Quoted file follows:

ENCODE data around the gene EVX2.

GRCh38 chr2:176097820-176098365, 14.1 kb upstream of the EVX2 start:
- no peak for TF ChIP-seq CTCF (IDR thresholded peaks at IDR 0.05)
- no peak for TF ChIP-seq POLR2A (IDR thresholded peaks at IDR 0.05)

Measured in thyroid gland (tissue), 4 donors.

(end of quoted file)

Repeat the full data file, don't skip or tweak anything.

ENCODE data around the gene EVX2.

GRCh38 chr2:176097820-176098365, 14.1 kb upstream of the EVX2 start:
- no peak for TF ChIP-seq CTCF (IDR thresholded peaks at IDR 0.05)
- no peak for TF ChIP-seq POLR2A (IDR thresholded peaks at IDR 0.05)

Measured in thyroid gland (tissue), 4 donors.